Warner & Kaine Call On Defense Appropriations To Secure Procurement Funding For Ohio Replacement Program
WASHINGTON, D.C. – U.S. Senators Mark Warner and Tim Kaine sent a letter to the Chair and Ranking Member of the Senate Appropriations Subcommittee on Defense asking them to protect funding for the Ohio Replacement Program (ORP) during the Fiscal Year 2017 appropriations process. If the Department of Defense is funded through a Continuing Resolution, the Navy will lose the authority to execute advance procurement funding for the program—halting shipbuilding, jeopardizing national security and threatening jobs in Hampton Roads—unless the legislation includes an exception for the Navy to continue moving forward with the program. U.S. Senators Richard Blumenthal (D-CT), Jack Reed (D-RI), Chris Murphy (D-CT), and Sheldon Whitehouse (D-RI) joined Warner and Kaine in sending the letter.
“With an uncertain path forward for the fiscal year 2017 appropriations process, we urge you to take action to keep the Navy’s top modernization program on track to maintain delivery schedules and avoid program costs increases,” the Senators wrote. “Unless the Congress provides (1) the first year of ORP funding provided through a defense appropriations bill, or (2) an anomaly in a CR, the Navy and contractor team would have to cut up to 2,300 jobs from the engineering, design, and support staff across Virginia, Connecticut, and Rhode Island. As you review funding priorities in the waning days of the 114th Congress, we urge you to include ORP in any anomalies list in the event that we are faced with funding the Department of Defense through another CR for 2017.”
The text of the letter is available here and below:
Dear Chairman Cochran and Ranking Member Durbin:
The Ohio-class strategic ballistic missile submarine fleet is our nation’s most survivable leg of the nuclear triad safeguarding our national security. This fleet is rapidly approaching the end of its useable life, leaving efforts to sustain our nuclear deterrence at a crucial juncture. As such, replacing the 14 Ohio-class submarines with 12 new strategic ballistic missile submarines through the Ohio-class Replacement Program (ORP) remains paramount to national security.
ORP is on schedule, but will reach a critical transition point in the coming months. To begin the transition of ORP from research and development into procurement, the Navy requested $773.1 million in shipbuilding funding for fiscal year 2017 – the first year of such funding. The Navy has testified that this funding is critical to maintaining the program’s already tight schedule. The nation has previously accepted risk by delaying ORP construction when the Navy delayed the program in 2013. Any further postponement will prevent the Navy from meeting STRATCOM requirements for conducting the first ORP strategic deterrent patrol in fiscal year 2031. Chief of Naval Operations Admiral Richardson noted in September 2016 at a Senate Armed Services Committee hearing that there is no further margin for delay in ORP. He testified, “If we cannot find a way to begin this [detailed design] work by the beginning of the calendar year, ORP will almost certainly experience unnecessary cost growth, as well as experience delays that threaten the conduct of an existential mission that we have covered continuously since 1960.”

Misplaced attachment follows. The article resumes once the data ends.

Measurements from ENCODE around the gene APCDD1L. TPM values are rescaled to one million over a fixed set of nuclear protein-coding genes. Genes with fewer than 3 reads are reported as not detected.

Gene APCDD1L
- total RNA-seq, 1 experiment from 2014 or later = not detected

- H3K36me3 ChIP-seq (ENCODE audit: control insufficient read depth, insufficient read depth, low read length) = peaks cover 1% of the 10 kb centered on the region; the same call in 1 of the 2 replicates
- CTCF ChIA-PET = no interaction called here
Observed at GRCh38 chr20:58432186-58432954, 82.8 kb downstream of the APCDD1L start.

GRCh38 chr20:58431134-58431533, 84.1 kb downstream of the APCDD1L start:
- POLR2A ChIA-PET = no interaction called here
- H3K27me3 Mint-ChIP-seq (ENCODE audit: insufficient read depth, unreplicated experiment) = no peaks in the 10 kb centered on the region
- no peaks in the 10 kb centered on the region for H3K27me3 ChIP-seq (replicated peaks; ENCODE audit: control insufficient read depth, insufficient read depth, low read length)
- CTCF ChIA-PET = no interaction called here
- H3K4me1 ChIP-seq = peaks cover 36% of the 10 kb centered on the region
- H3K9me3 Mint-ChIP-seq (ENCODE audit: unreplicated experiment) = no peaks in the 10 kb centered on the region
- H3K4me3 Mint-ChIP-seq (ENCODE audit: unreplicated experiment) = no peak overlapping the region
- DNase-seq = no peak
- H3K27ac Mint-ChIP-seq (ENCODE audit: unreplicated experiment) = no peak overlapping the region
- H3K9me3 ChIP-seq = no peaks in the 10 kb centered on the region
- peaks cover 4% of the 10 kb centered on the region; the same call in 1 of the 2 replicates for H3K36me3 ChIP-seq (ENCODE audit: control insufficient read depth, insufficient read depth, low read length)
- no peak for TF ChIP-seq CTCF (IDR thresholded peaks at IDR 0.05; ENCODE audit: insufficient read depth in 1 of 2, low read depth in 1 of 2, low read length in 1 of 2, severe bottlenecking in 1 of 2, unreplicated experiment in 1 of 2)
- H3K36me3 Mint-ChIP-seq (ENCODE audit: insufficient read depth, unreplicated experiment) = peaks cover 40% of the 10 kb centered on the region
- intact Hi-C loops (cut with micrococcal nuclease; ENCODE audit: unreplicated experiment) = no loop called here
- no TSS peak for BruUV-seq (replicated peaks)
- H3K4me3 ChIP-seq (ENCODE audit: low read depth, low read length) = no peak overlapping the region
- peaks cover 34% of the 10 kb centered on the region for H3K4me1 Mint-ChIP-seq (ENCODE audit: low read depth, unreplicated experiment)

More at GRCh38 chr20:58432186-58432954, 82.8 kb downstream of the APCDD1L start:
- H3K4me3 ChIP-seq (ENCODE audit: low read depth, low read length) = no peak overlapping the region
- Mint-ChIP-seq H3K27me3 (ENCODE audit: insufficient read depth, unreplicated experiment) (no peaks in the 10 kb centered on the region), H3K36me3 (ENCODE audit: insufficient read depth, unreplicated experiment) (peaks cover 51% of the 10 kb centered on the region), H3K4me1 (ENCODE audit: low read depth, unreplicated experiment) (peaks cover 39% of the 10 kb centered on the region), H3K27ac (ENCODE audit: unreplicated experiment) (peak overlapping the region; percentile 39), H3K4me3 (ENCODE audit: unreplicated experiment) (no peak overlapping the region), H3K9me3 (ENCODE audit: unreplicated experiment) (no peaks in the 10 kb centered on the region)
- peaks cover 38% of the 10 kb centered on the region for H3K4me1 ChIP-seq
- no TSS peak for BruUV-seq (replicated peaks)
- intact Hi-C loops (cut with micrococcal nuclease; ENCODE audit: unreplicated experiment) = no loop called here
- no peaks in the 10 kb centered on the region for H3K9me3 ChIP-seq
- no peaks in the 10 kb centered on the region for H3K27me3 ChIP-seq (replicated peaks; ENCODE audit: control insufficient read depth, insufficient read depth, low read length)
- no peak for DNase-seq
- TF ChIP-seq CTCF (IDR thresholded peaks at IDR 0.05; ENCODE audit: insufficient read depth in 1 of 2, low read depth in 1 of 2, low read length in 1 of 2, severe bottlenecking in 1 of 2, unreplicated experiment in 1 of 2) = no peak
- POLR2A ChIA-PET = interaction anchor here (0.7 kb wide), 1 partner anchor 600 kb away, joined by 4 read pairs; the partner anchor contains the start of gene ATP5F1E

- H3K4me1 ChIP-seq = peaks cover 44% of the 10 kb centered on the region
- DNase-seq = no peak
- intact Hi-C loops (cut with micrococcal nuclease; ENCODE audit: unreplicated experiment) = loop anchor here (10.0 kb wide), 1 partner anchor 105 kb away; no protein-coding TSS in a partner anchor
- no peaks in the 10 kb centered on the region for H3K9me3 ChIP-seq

With an uncertain path forward for the fiscal year 2017 appropriations process, we urge you to take action to keep the Navy’s top modernization program on track to maintain delivery schedules and avoid program costs increases. Absent a special anomaly in any continuing resolution (CR), the Navy would be precluded from spending the shipbuilding funding for ORP, since the shipbuilding funding would be treated as a new start. As you review funding priorities in the waning days of the 114th Congress, we urge you to include ORP in any anomalies list in the event that we are faced with funding the Department of Defense through another CR for 2017.
Ensuring ORP remains on schedule is also important to the shipbuilding workforce of highly skilled workers spanning multiple states. In fact, the shipyard cut steel for the hull plate of the first ORP boat in August 2016. The contractor team has also begun construction of several missile tubes and has placed material orders with over 320 suppliers nationwide. Unless the Congress provides (1) the first year of ORP funding provided through a defense appropriations bill, or (2) an anomaly in a CR, the Navy and contractor team would have to cut up to 2,300 jobs from the engineering, design, and support staff across Connecticut, Rhode Island, and Virginia. This would result in the loss of an indispensable knowledge base and critical skills that cannot be rebuilt without incurring considerable cost, schedule delay, and technical risk. Therefore, we must do everything we can to ensure ORP remains on schedule.
Thank you for your consideration of this matter. We look forward to working with you on this critical national security issue.